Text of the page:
The top issue in our second annual poll of Emerging Ethical Dilemmas and Policy Issues in Science and Technology is "predictive policing," with roughly 14% of the total votes. Below we've provided more information about this topic to serve as a resource to students, educators, journalists, policy makers, and concerned citizens.
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Predictive policing

Predictive policing

The National Institute of Justice defines predictive policing as “taking data from disparate sources, analyzing them and then using the results to anticipate, prevent and respond more effectively to future crime.” Some of these disparate sources include crime maps, traffic camera data, other surveillance footage, and social media network analysis. The Santa Cruz Police Department constructed an algorithm using anthropological and criminological behavior research and complex mathematics to estimate crime and predict future crime locations. 

According to an article in the February 2014 issue of Police Chief Magazine "Predictive policing allows command staff and police managers to leverage advanced analytics in support of meaningful, information-based tactics, strategy, and policy decisions in the applied public safety environment. As the law enforcement community increasingly is asked to do more with less, predictive policing represents an opportunity to prevent crime and respond more effectively, while optimizing increasingly scarce or limited resources, including personnel." Predictive policing appears to be the way forward for law enforcement, but it poses a number of legal, ethical, and social issues.

At what point does the possibility of a crime require intervention? Should someone be punished for a crime they are likely to commit, based on these sources? Are we required to inform potential victims? How far in advace can we forecast crimes? Can we perform predictive policing without racial profiling? Is using big data to predict crime really any different than asking officers to monitor areas where crimes occur at higher rates? If all data points to a person about to commit a crime, at what point are they guilty?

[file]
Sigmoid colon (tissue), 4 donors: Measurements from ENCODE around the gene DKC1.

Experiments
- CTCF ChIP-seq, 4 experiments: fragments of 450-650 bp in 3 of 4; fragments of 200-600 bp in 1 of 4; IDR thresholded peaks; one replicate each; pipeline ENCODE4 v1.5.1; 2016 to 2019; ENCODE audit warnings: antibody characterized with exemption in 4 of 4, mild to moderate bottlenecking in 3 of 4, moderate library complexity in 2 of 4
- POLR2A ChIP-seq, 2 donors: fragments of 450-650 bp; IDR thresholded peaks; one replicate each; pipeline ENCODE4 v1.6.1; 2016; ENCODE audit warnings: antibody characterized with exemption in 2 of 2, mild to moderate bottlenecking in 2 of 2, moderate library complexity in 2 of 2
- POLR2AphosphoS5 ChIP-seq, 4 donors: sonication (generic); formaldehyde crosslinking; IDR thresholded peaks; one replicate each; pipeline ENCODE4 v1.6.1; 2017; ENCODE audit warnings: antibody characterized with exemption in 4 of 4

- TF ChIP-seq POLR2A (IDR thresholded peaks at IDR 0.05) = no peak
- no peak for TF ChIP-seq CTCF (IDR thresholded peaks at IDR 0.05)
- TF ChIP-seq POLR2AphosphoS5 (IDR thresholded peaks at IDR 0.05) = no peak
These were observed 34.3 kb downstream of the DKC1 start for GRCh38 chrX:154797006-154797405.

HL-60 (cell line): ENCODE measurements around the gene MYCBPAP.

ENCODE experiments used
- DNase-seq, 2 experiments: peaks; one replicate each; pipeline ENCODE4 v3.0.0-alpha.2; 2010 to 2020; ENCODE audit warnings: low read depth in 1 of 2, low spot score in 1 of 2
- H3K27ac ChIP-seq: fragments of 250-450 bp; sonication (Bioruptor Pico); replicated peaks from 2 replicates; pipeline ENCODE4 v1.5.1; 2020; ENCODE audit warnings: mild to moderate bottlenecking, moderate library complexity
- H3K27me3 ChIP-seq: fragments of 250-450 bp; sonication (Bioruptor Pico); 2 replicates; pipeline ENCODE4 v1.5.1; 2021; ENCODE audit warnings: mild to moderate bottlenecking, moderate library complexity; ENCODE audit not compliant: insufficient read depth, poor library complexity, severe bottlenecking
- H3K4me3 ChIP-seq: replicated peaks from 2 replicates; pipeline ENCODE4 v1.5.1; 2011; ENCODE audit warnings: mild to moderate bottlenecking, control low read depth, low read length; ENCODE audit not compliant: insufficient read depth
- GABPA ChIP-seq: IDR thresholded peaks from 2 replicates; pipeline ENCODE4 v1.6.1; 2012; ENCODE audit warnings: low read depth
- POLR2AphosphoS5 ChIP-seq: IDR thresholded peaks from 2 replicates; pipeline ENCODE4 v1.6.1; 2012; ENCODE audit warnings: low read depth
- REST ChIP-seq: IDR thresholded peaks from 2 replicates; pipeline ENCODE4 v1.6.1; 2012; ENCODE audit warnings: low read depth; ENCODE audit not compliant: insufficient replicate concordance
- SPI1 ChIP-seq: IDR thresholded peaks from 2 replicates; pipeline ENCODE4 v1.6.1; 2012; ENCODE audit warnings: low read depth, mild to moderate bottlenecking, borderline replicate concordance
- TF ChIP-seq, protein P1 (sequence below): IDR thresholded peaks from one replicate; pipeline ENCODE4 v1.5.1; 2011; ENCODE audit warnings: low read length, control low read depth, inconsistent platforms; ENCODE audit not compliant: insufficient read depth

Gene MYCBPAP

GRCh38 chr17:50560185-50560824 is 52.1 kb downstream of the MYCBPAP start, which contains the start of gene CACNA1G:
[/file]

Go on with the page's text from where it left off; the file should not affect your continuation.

What is predictive policing?

Predictive Policing: The Future of Law Enforcement? (National institute of Justice)

Predictive Policing: Using Technology to Reduce Crime (FBI)

Don’t Even Think About It (The Economist)

Predictive Policing: What Can We Learn from Wal-Mart and Amazon about Fighting Crime in a Recession? (Police Chief Magazine)

PredPol: Predictive Policing in a Box

Predictive policing in action

LAPD Rolls Out "Predictive Policing" to Prevent Crime (NBC)

Sci-fi Policing: Predicting Crime Before It Occurs (SF Gate)

The Minority Report: Chicago's New Police Computer Predicts Crimes, But Is It Racist? (The Verge)

Chicago Police ‘Custom Notifications’: Is it Profiling? (Chicago Sun-Times)

Forget the NSA, the LAPD Spies on Millions of Innocent Folks (LA Weekly)

Legal and ethical issues

Brave New World Of 'Predictive Policing' Raises Specter Of High-Tech Racial Profiling (Fox News Latino)

Predictive Policing May Help Bag Burglars—But It May Also Be A Constitutional Problem (ABA Journal)

'Predictive Policing' Company Uses Bad Stats, Contractually-Obligated Shills To Tout Unproven 'Successes' (Tech Dirt)

All Tomorrow's Crimes: The Future of Policing Looks a Lot Like Good Branding (SF Weekly)

Can Software That Predicts Crime Pass Constitutional Muster? (NPR)